Adjustable-loan borrowers are the big losers

Part 3 of 5: Upheaval in the subprime market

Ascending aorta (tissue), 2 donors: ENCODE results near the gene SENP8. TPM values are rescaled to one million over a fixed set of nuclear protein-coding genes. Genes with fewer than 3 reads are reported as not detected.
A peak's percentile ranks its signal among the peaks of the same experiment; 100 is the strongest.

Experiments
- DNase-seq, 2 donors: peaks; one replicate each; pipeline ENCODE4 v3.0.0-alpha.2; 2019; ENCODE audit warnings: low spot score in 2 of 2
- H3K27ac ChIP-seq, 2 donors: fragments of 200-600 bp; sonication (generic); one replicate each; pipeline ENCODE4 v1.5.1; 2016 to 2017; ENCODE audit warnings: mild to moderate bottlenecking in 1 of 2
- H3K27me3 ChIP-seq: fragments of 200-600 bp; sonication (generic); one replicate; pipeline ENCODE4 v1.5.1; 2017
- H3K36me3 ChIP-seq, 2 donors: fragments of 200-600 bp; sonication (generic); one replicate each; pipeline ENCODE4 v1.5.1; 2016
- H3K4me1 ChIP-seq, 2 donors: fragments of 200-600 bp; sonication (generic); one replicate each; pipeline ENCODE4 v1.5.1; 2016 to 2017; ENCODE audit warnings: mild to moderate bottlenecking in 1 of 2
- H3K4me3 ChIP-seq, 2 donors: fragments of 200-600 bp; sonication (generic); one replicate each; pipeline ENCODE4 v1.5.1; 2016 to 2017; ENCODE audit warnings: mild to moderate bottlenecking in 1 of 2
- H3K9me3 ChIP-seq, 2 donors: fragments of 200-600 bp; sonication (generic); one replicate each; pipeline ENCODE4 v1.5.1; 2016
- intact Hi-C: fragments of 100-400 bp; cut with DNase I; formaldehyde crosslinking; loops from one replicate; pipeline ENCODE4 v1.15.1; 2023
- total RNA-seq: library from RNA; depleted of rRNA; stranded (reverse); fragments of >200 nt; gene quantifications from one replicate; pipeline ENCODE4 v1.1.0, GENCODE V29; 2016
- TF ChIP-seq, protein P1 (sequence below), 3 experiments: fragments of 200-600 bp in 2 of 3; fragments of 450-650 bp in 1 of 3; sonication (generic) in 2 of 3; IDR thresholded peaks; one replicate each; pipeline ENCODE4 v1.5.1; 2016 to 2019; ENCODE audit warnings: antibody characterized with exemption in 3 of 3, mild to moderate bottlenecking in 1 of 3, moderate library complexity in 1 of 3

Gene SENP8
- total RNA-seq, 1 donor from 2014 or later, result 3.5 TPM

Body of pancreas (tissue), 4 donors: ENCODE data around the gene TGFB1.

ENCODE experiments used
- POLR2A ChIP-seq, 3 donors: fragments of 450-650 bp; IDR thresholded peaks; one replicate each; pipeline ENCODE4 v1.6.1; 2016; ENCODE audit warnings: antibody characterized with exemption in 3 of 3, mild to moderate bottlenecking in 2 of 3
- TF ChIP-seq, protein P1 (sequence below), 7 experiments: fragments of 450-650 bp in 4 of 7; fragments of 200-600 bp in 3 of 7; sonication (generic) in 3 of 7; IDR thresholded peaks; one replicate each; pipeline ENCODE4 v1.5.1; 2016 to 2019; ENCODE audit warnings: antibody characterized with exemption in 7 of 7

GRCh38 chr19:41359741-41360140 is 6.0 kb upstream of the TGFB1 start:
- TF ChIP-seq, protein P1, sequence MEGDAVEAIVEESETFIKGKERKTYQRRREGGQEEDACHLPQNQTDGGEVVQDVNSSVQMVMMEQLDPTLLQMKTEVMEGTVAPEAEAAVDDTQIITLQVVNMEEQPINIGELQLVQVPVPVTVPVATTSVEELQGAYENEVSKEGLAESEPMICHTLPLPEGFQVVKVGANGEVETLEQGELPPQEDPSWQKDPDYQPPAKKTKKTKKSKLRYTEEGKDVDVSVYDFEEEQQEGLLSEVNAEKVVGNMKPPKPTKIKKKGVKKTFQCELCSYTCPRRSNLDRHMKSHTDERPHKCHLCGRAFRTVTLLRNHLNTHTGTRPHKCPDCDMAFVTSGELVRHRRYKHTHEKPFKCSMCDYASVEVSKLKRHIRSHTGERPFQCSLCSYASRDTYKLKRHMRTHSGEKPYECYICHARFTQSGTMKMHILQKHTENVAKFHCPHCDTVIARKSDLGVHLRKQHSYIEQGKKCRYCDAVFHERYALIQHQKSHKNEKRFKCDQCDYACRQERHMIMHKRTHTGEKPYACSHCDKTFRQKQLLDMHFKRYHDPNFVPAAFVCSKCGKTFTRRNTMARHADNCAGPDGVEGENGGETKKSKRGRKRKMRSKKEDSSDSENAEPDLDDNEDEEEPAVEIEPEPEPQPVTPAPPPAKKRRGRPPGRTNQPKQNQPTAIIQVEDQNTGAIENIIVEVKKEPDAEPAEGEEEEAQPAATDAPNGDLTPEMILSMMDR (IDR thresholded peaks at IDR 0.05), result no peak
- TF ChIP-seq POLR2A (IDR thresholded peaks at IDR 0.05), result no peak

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(This is Part 3 of a five-part series. See Part 1, Part 2, Part 4 and Part 5.) In the first two articles in this series, I explained the immediate cause of turmoil in the subprime market as the ending of house-price appreciation, and the underlying cause as a myopic tendency for lenders to make loans that worked only if house prices continually rose. This article focuses on the current state of the market. The Current Pain: The 32-odd subprime lenders who failed have garnered the least sympathy. Put simply, they gambled and lost. But some borrowers fall in that category as well because they were looking to profit from house-price appreciation. Instead, they are facing foreclosure. Investors in securities issued against pools of subprime mortgages have also felt pain, as the market value of these securities has declined. Lehman Brothers estimates the decline at $19 billion. Most of it is concentrated among the riskiest of the securities, which promised the highest yields. (No colle...